California dental assistants take on restorations

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To the new classes of dental professional cropping up around the U.S., add one more: California's registered dental assistants in extended function 2 (RDA-EF2), who may have the widest scope of duties of any dental assistants in the country.

Starting January 1, the new category of assistants can place all types of restorations -- direct and indirect, alloy and composite -- and even endodontic points. In short, they can do anything a dentist does to restore a tooth except administer anesthesia and remove tooth structure.

“I've been waiting for this for 20 years.”
— Serene Hermann, RDA-EF,
     Martinez, CA

"I'm very excited," said Serene Hermann, a Martinez, CA, dental assistant who is already an RDA EF and is looking forward to adding the number 2 to her degree, indicating the further expansion of her scope of practice. "I've been waiting for this for 20 years."

Currently, the 1,400 RDA-EFs in the state can take impressions and place provisional crowns but not permanent restorations. Two schools in California are offering courses for the new degree: the University of California, Los Angeles and Sacramento City College.

Additional hours

The new scope of practice doesn't come easily. To become an RDA, you have to complete a series of courses and pass an exam. If you then want to add extended functions, you must take an additional 388 hours of instruction and pass an exam. Current RDA-EFs who want to become RDA-EF2s will have to take 280 additional hours and pass the exam.

Around the country, the scope of dental assistants' practice varies widely from states like Utah, which forbids them to place any type of restoration, to Ohio, which expressly allows most of what the California RDA-EF2s can do, except place endodontic points.

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Click here to view this image.
Interactive map of restorative duties by state for hygienists and assistants.

The list of states allowing hygienists to do restorations is longer. According to the American Dental Hygienists' Association, Colorado, New Jersey, and Washington allow hygienists to place temporary crowns and fillings and permanent amalgam and composite resin fillings. Hawaii, Texas, Utah, Louisiana, and Delaware, on the other hand, bar hygienists from all of these procedures. Most of the other states allow some restorative work, but not all. (Some states neither explicitly forbid nor allow auxiliaries to perform restorative procedures, leaving their scope of duties open to interpretation.)

The new California program came about after a long tussle with dentists in the state, said Barbara Blade, RDA-EF, program coordinator of the UCLA program. "They fought us for 25 years," she said. "Without the support of the CDA (California Dental Association), it would not have happened."

What changed? "Access to care is very important in California," Blade said. "California is going to experience a shortage" of dental professionals.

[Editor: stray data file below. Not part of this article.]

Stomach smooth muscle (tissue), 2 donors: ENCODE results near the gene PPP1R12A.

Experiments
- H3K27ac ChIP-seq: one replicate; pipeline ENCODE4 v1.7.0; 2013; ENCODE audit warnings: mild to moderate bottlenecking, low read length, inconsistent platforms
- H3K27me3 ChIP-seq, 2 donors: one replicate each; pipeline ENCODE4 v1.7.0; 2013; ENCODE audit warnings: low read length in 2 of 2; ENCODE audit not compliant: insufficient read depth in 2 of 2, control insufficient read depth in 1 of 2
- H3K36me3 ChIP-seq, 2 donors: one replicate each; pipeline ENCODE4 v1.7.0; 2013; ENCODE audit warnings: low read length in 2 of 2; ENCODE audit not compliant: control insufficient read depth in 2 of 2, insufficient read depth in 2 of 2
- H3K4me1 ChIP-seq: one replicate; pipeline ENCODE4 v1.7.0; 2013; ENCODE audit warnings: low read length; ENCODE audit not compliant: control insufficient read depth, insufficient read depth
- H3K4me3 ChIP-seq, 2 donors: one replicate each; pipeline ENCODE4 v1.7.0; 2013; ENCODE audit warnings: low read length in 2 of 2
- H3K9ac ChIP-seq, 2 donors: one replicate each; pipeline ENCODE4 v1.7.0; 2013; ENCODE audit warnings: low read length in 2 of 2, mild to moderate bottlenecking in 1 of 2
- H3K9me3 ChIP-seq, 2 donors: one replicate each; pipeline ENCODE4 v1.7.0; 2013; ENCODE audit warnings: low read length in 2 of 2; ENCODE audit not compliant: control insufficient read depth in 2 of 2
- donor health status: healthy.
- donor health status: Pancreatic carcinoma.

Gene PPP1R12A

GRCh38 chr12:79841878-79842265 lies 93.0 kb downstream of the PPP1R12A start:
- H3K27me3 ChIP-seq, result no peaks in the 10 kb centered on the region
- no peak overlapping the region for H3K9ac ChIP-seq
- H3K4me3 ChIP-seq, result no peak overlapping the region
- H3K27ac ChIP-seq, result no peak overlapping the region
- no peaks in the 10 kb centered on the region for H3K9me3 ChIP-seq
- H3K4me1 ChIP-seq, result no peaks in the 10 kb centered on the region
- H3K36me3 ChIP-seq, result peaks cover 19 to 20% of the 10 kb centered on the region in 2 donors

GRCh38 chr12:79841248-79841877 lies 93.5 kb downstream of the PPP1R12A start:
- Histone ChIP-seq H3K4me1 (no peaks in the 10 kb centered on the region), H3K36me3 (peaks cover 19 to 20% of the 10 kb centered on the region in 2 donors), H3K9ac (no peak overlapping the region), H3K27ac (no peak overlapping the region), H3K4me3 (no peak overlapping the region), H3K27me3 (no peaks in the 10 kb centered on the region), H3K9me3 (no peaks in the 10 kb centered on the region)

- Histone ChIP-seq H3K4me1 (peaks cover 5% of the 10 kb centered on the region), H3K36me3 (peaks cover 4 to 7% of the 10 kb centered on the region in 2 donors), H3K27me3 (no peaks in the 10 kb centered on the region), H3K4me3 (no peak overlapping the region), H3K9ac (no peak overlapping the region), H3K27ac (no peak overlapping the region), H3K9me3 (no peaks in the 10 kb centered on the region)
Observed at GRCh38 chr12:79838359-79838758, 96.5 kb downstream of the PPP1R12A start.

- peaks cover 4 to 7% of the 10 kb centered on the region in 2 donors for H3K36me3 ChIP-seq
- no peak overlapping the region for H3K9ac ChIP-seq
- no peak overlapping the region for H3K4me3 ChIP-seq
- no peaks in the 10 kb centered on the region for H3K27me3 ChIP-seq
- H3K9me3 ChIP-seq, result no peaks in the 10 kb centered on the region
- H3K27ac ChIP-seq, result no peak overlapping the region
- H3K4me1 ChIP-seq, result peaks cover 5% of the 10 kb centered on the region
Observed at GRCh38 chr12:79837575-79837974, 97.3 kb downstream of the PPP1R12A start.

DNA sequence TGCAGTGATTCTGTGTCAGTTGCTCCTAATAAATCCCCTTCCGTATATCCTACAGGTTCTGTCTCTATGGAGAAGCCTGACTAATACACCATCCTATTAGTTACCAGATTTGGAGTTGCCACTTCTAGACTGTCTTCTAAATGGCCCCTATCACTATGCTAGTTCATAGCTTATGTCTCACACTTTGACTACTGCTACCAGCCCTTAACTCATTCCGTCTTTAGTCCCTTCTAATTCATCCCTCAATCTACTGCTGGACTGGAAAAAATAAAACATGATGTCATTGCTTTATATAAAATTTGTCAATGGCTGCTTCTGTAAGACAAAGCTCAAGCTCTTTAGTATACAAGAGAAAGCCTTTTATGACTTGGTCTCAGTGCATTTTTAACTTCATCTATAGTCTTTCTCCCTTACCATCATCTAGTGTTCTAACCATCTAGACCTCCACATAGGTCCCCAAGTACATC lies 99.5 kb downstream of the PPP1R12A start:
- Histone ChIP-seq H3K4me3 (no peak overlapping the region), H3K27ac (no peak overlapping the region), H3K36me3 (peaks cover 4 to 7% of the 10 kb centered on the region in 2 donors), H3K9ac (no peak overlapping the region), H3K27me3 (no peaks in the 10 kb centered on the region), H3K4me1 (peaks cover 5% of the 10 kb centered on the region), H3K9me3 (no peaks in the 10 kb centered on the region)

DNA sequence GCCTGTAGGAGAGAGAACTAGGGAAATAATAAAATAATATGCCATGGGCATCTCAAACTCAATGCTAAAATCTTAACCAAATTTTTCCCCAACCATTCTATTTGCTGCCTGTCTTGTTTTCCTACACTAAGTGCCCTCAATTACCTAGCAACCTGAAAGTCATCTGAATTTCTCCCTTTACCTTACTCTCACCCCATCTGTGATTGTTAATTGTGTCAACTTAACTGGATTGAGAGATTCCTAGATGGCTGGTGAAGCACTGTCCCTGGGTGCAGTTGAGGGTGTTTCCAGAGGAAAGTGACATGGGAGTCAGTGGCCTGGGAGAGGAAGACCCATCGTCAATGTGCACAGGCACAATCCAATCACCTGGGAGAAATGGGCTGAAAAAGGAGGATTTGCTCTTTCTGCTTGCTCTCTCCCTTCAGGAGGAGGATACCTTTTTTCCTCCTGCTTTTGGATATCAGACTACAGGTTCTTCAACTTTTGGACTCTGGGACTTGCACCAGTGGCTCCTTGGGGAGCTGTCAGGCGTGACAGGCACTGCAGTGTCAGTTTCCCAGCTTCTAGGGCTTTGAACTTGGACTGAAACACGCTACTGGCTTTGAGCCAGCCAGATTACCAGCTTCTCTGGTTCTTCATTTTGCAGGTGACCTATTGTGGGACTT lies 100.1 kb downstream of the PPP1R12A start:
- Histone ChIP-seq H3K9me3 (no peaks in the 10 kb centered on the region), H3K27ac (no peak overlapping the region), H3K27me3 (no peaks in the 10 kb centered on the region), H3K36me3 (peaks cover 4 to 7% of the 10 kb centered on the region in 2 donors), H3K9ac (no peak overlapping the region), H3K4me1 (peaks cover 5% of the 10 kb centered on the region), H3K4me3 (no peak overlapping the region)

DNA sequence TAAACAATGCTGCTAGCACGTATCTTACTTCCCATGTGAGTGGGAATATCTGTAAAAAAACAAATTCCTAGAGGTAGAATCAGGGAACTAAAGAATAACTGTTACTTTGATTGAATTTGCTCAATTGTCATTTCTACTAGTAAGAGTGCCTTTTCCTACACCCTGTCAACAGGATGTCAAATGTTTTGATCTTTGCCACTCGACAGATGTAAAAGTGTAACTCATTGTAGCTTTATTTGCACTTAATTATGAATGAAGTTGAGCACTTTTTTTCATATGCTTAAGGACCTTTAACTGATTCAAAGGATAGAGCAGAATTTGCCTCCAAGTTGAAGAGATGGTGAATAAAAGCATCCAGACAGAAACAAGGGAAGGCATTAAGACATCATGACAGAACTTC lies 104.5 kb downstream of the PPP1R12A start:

But the bigger factor was self-interest, she said. "They saw how well trained we were and they started to see the advantages. A doctor can double the amount of work he does."

Dean Chalios, CDA vice president for policy, agreed that dentistry will benefit from the new program. "It will clearly provide dentists with an opportunity to increase the care they provide in their offices and clinics," he said. "We worked very closely with the dental assisting community and consider them partners to a large extent. It allows dental offices to be more efficient and utilize the whole team."

He expects more dentists to practice "four-handed dentistry," in which dentists rely on assistants to do a larger portion of the work they traditionally do.

Hygienists' support

California will now be the only state that allows assistants to place both types of permanent filling, but doesn't allow that privilege to hygienists. Still, Lygia Joley, vice president of the California Dental Assistants Association, said hygienists in the state support the new role for assistants.

"We support any step up, so long as it requires proper education and proper testing," she said.

Some hygienists may study to become RDA-EF2s, Joley added. Then they could anesthetize the patient, the doctor could come in to prepare the tooth, and then the RDH RDA-EF2 could place the restoration.

"We would like to be able to expand the role of hygienists," she said. "We don't have the education program, and we can't get a school to do it at this point. That's where the politics come into play."

Herrmann will work under George W. Swanson, D.D.S., who was enthusiastic about the work she will be able to do in his office. "After 25 years, a dentist doesn't want to spend time on fillings," he said. "Her restorations are pretty great."

But he also expressed uncertainty about the new class of dental professional in general. "It could be abused," he said. "It could open a can of worms. Or it could allow dentist to utilize their staff more efficiently."

Copyright © 2009

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